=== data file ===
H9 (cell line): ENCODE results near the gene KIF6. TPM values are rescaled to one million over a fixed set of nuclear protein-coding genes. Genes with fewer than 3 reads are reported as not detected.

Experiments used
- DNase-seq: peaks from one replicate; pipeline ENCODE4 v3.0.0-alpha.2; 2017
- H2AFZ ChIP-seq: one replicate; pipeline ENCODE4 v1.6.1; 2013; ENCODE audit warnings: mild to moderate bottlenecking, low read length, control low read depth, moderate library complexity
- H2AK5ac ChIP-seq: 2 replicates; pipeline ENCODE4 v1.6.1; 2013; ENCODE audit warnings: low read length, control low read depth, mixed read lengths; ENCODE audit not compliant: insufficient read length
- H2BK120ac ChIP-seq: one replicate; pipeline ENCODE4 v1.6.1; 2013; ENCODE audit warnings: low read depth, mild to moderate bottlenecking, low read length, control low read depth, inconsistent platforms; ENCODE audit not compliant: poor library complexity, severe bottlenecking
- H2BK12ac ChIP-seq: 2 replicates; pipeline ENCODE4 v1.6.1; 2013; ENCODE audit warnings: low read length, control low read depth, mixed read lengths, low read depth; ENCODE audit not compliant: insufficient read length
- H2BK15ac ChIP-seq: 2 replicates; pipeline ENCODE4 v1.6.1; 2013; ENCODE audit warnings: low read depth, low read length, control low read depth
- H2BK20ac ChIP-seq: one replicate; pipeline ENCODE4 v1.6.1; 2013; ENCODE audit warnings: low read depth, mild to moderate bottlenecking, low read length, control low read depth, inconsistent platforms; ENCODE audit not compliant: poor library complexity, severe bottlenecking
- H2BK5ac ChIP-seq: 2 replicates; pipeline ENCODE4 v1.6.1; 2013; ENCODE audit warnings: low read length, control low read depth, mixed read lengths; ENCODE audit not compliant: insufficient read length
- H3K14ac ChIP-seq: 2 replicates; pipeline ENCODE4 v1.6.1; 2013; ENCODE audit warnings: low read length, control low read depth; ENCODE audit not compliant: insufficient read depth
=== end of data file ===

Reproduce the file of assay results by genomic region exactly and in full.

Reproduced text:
H9 (cell line): ENCODE results near the gene KIF6. TPM values are rescaled to one million over a fixed set of nuclear protein-coding genes. Genes with fewer than 3 reads are reported as not detected.

Experiments used
- DNase-seq: peaks from one replicate; pipeline ENCODE4 v3.0.0-alpha.2; 2017
- H2AFZ ChIP-seq: one replicate; pipeline ENCODE4 v1.6.1; 2013; ENCODE audit warnings: mild to moderate bottlenecking, low read length, control low read depth, moderate library complexity
- H2AK5ac ChIP-seq: 2 replicates; pipeline ENCODE4 v1.6.1; 2013; ENCODE audit warnings: low read length, control low read depth, mixed read lengths; ENCODE audit not compliant: insufficient read length
- H2BK120ac ChIP-seq: one replicate; pipeline ENCODE4 v1.6.1; 2013; ENCODE audit warnings: low read depth, mild to moderate bottlenecking, low read length, control low read depth, inconsistent platforms; ENCODE audit not compliant: poor library complexity, severe bottlenecking
- H2BK12ac ChIP-seq: 2 replicates; pipeline ENCODE4 v1.6.1; 2013; ENCODE audit warnings: low read length, control low read depth, mixed read lengths, low read depth; ENCODE audit not compliant: insufficient read length
- H2BK15ac ChIP-seq: 2 replicates; pipeline ENCODE4 v1.6.1; 2013; ENCODE audit warnings: low read depth, low read length, control low read depth
- H2BK20ac ChIP-seq: one replicate; pipeline ENCODE4 v1.6.1; 2013; ENCODE audit warnings: low read depth, mild to moderate bottlenecking, low read length, control low read depth, inconsistent platforms; ENCODE audit not compliant: poor library complexity, severe bottlenecking
- H2BK5ac ChIP-seq: 2 replicates; pipeline ENCODE4 v1.6.1; 2013; ENCODE audit warnings: low read length, control low read depth, mixed read lengths; ENCODE audit not compliant: insufficient read length
- H3K14ac ChIP-seq: 2 replicates; pipeline ENCODE4 v1.6.1; 2013; ENCODE audit warnings: low read length, control low read depth; ENCODE audit not compliant: insufficient read depth